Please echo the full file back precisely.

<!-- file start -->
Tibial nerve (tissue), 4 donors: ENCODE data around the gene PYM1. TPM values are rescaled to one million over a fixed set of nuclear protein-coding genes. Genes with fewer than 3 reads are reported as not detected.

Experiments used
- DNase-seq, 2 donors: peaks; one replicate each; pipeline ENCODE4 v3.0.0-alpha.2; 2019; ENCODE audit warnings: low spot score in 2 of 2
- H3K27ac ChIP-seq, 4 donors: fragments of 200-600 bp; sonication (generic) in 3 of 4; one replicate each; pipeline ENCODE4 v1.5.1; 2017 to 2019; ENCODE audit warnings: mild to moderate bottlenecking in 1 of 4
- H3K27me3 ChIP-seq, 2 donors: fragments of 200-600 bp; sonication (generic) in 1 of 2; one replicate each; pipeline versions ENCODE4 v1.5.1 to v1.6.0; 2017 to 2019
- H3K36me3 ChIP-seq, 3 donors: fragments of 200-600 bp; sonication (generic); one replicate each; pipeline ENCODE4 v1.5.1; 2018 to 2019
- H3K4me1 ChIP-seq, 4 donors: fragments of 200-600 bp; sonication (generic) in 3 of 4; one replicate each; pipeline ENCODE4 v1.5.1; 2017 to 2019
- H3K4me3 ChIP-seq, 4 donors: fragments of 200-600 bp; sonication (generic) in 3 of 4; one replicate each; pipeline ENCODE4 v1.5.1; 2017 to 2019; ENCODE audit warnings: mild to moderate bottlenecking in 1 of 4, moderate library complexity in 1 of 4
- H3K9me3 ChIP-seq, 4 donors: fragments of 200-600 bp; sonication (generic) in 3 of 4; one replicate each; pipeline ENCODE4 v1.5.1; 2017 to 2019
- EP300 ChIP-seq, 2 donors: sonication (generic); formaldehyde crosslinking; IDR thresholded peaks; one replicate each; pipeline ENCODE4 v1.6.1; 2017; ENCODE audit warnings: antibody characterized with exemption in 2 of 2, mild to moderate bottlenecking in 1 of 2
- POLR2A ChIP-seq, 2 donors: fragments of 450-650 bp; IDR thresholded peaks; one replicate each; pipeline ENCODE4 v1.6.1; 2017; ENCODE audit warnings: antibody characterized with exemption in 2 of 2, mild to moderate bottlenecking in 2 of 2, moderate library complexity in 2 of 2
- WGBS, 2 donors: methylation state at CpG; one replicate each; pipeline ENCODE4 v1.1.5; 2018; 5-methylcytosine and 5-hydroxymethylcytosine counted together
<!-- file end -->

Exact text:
Tibial nerve (tissue), 4 donors: ENCODE data around the gene PYM1. TPM values are rescaled to one million over a fixed set of nuclear protein-coding genes. Genes with fewer than 3 reads are reported as not detected.

Experiments used
- DNase-seq, 2 donors: peaks; one replicate each; pipeline ENCODE4 v3.0.0-alpha.2; 2019; ENCODE audit warnings: low spot score in 2 of 2
- H3K27ac ChIP-seq, 4 donors: fragments of 200-600 bp; sonication (generic) in 3 of 4; one replicate each; pipeline ENCODE4 v1.5.1; 2017 to 2019; ENCODE audit warnings: mild to moderate bottlenecking in 1 of 4
- H3K27me3 ChIP-seq, 2 donors: fragments of 200-600 bp; sonication (generic) in 1 of 2; one replicate each; pipeline versions ENCODE4 v1.5.1 to v1.6.0; 2017 to 2019
- H3K36me3 ChIP-seq, 3 donors: fragments of 200-600 bp; sonication (generic); one replicate each; pipeline ENCODE4 v1.5.1; 2018 to 2019
- H3K4me1 ChIP-seq, 4 donors: fragments of 200-600 bp; sonication (generic) in 3 of 4; one replicate each; pipeline ENCODE4 v1.5.1; 2017 to 2019
- H3K4me3 ChIP-seq, 4 donors: fragments of 200-600 bp; sonication (generic) in 3 of 4; one replicate each; pipeline ENCODE4 v1.5.1; 2017 to 2019; ENCODE audit warnings: mild to moderate bottlenecking in 1 of 4, moderate library complexity in 1 of 4
- H3K9me3 ChIP-seq, 4 donors: fragments of 200-600 bp; sonication (generic) in 3 of 4; one replicate each; pipeline ENCODE4 v1.5.1; 2017 to 2019
- EP300 ChIP-seq, 2 donors: sonication (generic); formaldehyde crosslinking; IDR thresholded peaks; one replicate each; pipeline ENCODE4 v1.6.1; 2017; ENCODE audit warnings: antibody characterized with exemption in 2 of 2, mild to moderate bottlenecking in 1 of 2
- POLR2A ChIP-seq, 2 donors: fragments of 450-650 bp; IDR thresholded peaks; one replicate each; pipeline ENCODE4 v1.6.1; 2017; ENCODE audit warnings: antibody characterized with exemption in 2 of 2, mild to moderate bottlenecking in 2 of 2, moderate library complexity in 2 of 2
- WGBS, 2 donors: methylation state at CpG; one replicate each; pipeline ENCODE4 v1.1.5; 2018; 5-methylcytosine and 5-hydroxymethylcytosine counted together